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Coercive family process and early-onset conduct problems from age 2 to school entry

Published online by Cambridge University Press:  02 April 2014

Justin D. Smith*
University of Oregon
Thomas J. Dishion
University of Oregon Arizona State University
Daniel S. Shaw
University of Pittsburgh
Melvin N. Wilson
University of Virginia
Charlotte C. Winter
University of Oregon
Gerald R. Patterson
Oregon Social Learning Center
Address correspondence and reprint requests to: Justin D. Smith, Prevention Research Center, Arizona State University, 900 South McAllister Road, Tempe, AZ 85287-1105; E-mail:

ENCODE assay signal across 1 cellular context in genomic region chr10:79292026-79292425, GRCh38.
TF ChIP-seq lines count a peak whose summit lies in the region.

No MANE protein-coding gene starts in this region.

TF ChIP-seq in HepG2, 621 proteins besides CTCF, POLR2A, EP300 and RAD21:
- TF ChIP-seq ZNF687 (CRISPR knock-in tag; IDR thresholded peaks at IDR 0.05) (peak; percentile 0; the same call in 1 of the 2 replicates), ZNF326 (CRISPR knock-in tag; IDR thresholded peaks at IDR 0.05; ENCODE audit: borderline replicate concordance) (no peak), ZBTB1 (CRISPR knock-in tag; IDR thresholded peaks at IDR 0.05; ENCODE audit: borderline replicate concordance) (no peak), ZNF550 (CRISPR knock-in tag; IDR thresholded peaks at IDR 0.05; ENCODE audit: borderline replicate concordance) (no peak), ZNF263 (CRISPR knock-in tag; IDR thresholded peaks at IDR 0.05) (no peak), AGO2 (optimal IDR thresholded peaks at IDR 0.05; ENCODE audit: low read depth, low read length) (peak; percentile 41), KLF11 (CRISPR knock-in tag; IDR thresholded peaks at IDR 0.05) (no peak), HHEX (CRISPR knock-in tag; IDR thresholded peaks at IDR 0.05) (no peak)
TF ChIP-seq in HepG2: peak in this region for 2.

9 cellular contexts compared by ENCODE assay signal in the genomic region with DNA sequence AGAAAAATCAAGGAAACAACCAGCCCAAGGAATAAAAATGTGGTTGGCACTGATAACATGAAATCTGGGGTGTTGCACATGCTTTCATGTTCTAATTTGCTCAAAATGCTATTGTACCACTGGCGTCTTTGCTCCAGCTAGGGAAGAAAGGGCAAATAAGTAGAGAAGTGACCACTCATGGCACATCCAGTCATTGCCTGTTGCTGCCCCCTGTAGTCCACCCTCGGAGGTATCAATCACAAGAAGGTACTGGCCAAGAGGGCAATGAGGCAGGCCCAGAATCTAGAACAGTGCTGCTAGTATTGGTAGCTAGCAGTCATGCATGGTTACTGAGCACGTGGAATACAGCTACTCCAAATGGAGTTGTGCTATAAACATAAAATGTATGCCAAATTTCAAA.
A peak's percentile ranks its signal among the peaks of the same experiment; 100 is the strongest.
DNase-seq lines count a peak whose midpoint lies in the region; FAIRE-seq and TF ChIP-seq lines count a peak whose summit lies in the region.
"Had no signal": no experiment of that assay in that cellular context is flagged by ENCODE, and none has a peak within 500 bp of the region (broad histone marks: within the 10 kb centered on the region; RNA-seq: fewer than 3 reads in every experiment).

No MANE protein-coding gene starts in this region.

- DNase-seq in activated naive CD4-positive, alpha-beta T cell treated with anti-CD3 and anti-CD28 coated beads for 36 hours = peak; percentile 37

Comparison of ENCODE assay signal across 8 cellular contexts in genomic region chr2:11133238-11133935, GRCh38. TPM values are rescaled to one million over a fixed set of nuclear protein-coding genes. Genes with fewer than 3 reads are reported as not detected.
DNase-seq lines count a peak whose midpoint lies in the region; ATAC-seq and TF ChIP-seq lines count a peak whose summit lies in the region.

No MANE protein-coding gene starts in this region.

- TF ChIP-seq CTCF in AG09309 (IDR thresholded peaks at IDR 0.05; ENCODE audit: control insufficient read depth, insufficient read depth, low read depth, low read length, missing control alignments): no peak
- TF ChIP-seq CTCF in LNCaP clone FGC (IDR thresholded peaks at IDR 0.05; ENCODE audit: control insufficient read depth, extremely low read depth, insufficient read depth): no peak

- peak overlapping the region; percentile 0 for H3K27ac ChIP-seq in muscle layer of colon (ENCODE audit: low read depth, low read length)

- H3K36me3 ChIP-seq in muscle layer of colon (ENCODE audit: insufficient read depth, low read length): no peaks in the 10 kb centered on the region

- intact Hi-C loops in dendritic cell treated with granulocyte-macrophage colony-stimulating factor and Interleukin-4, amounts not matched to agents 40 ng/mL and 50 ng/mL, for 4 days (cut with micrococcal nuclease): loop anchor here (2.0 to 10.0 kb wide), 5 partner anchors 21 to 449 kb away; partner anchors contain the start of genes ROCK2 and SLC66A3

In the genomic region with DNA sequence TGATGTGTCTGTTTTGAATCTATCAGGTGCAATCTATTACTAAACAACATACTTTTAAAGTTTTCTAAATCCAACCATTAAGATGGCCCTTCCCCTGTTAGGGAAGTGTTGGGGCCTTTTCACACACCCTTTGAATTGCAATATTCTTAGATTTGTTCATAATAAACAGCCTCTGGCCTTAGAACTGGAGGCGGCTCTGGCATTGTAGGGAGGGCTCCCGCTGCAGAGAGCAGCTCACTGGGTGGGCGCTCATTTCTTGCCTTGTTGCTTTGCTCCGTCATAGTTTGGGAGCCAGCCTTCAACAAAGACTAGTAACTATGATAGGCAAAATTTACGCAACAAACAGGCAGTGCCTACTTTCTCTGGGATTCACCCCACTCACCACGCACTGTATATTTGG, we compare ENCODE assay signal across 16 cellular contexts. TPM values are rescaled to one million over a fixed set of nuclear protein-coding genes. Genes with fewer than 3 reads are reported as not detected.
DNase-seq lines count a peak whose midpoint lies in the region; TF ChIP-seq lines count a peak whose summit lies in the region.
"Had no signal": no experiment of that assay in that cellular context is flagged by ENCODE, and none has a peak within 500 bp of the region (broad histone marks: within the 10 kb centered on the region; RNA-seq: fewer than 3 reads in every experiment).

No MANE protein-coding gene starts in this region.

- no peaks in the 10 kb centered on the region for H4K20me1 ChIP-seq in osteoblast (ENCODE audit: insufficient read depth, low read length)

The emergence and persistence of conduct problems (CPs) during early childhood is a robust predictor of behavior problems in school and of future maladaptation. In this study we examined the reciprocal influences between observed coercive interactions between children and caregivers, oppositional and aggressive behavior, and growth in parent report of early childhood (ages 2–5) and school-age CPs (ages 7.5 and 8.5). Participants were drawn from the Early Steps multisite randomized prevention trial that includes an ethnically diverse sample of male and female children and their families (N = 731). A parallel-process growth model combining latent trajectory and cross-lagged approaches revealed the amplifying effect of observed coercive caregiver–child interactions on children's noncompliance, whereas child oppositional and aggressive behaviors did not consistently predict increased coercion. The slope and initial levels of child oppositional and aggressive behaviors and the stability of caregiver–child coercion were predictive of teacher-reported oppositional behavior at school age. Families assigned to the Family Check-Up condition had significantly steeper declines in child oppositional and aggressive behavior and moderate reductions in oppositional behavior in school and in coercion at age 3. Results were not moderated by child gender, race/ethnicity, or assignment to the intervention condition. The implications of these findings are discussed with respect to understanding the early development of CPs and to designing optimal strategies for reducing problem behavior in early childhood with families most in need.

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